Aug. 26-28, Great American Trucking Show, Dallas Convention Center. (888) 349-4287, www.gatsonline.com.
If you have a trucking event you would like to publicize, send information six weeks in advance to Truckers News Events Calendar, P.O. Box 3187, Tuscaloosa, AL 35403, or e-mail firstname.lastname@example.org. Truckers News makes no guarantee that information submitted will be published.
Truckers Cope with Crisis in Tennessee Flooding
By Todd Dills
Several LTL and intermodal carrier terminals east of downtown Nashville, which sustained record rainfall the weekend of May 2-3 that left the Cumberland River at flood levels not seen since the 1930s, were still underwater three days after the rain stopped. Milan Express President Mike Stone, however, insisted his company was fully operational into and out of Nashville, as were other companies.
“We are up and running in Nashville,” Stone said. “We had an emergency and disaster plan in place and got that going immediately. We were able to rescue most of our freight and our equipment before the police made us leave Sunday” as waters rose.
Milan and other carriers moved operations to temporary warehouses and other space, in many cases donated, and scrambled to keep business going amid nearly a week’s worth of high floodwaters.
“We’ve got freight destined for Nashville from 37 other terminals,” said Stone, “and we can’t let that freight backlog — we have to get it going, and we’re committed to that. Even though we’ve had issues with flooding at our terminal, like a lot of people we’re feeling fortunate compared to the homeowners and everybody else going through this. Some of us personally have had issues with our own homes and everything else. We appreciate everybody’s support. We’re up and running, and we want our customers to know that. We need them to continue to give us their business, and we’ll make sure we handle it with the same care and efficiency that we’ve done before.”
Some carriers may not have been so lucky. Pictures of the industrial area showed several waterlogged trucks of carrier Vitran, with a terminal in the area.
TCW driver Paul Joyner was parked May 6 on Willow St., high ground overlooking his carrier’s and Vitran’s flooded terminals. His carrier was also operational, he said, cranking the Peterbilt 387 daycab and rolling out to hook a load.
Reacting to a crisis
As rain continued to fall Saturday, May 2, Milan’s Stone said, the company’s disaster team began meeting every two hours, and company employees acted on their own accord, in some instances, to attempt to rescue equipment. “We have a lot of heroes in all this,” he said. “Sunday, some of them were going into water up to their chins and grabbing and getting stuff out of there somehow,” before in a couple cases, he adds, “police came in a boat and made them leave. That’s dedication. We’d have never asked our people to do anything like that.”
The record rainfall and subsequent flooding was responsible for untold losses to carriers all around the nation, as it swamped freeways and stranded hundreds of truckers and other motorists.
Eleven of the initial 19 reported deaths due to flooding were in western and central Tennessee, where the deluge closed Interstates 24, 40 and 65 in and around Nashville, among numerous other highways.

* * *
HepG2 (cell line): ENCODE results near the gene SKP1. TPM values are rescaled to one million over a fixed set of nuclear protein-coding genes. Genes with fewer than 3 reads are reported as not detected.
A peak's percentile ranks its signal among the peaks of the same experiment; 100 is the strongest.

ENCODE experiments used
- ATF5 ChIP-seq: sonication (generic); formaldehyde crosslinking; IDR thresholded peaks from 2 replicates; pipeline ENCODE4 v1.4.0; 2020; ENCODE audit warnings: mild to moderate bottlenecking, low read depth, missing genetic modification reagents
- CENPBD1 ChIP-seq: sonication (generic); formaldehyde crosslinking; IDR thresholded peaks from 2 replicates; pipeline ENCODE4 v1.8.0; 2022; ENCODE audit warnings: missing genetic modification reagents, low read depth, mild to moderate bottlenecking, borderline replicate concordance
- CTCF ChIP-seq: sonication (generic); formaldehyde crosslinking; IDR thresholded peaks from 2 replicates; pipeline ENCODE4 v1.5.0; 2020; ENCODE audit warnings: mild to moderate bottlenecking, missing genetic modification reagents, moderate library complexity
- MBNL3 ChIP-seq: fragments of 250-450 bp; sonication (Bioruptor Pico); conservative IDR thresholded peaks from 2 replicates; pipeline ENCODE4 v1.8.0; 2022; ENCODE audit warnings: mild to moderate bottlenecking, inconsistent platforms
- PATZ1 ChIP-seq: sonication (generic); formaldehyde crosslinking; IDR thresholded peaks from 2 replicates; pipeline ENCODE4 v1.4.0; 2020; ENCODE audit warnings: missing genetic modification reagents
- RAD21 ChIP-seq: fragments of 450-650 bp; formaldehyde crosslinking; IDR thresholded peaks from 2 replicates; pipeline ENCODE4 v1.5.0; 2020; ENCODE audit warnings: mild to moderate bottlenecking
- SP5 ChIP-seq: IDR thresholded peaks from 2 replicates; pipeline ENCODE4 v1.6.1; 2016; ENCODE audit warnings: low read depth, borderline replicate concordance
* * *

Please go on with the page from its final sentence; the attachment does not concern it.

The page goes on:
The situation at the downtown Nashville TravelCenters of America location, just a few blocks from the Cumberland River, was dire for truckers from early Sunday, May 2, on. “About 6 a.m. [Sunday],” said Roehl Transport company driver Ryan Lavengood, of Marshfield, Wis., “the northeast corner of the lot started filling up.”
“By 11 o’clock that night, the TA was filling up in the shop. And about 1 o’clock they shut it all down,” said James Williams of Tonitown, Ark., a P.A.M. Transport driver who was on his way to pick up a load in Mt. Juliet, Tenn., when he was stranded in downtown Nashville.
As early as 10 a.m. Sunday, Williams said, drivers and TA personnel were calling 911, requesting rescue assistance in the flooded lot, but removal of people from a nearby Salvation Army facility and elsewhere took priority. Some drivers moved their trucks from the TA lot under the adjacent James Robertson Parkway to an empty lot next to the Limelight Bar, where they waited out the storm and rising waters. Monday morning, said Williams, that lot was “full of trucks,” including his and Lavengood’s.
Monday noon CDT Lavengood said, “I was supposed to be in Lakeland, Fla., at 13:15 Eastern. I’ve heard that 24 east is still shut down, though. My dispatcher told me just to stay put. There’s no sense in getting out there and not being able to go anywhere.”
Lavengood later that day utilized the Tennessee Department of Transportation’s webcams after he finally got reliable word that I-24 eastbound was open and flowing. Via those cams, he could confirm it on his own: “Next time I get into some situation I’ll pull up the website and look at the cameras,” he said, “not wait on somebody to tell me what’s what.”
He noted that he was apparently not the only Roehl driver stuck there — one, he said, got his truck stuck in the inundation at the TA. Lavengood said the driver got out just fine but was uncertain where he was: “He must live in the area,” he noted. Lavengood had made his delivery three days later, all told, in Lakeland, Fla., by Thursday.
The Marathon diesel terminal adjacent to the TA likewise was underwater, and the entire area smelled of fuel as hazmat teams attempted to identify leaks.
John Naff of International Corporate Security, which provides security services for the Nashville TA, said West Nashville Towing was conducting hazmat operations at the TA Monday. A WNT rep set off in a boat to do a sweep of the trucks in the lot to double-check for possible stranded drivers in the two-dozen rigs remaining, then go on to recovery and securement efforts in the shop and around the submerged fuel islands. No drivers, Naff later said, had been found in the trucks, some with water halfway up their doors.
Naff, a southeast Nashville resident, said he’d never seen anything like it at the truckstop. “They’re saying this has never happened in 130 years,” he said.
South Carolina truck operator Arnold Williams has been sentenced to time ...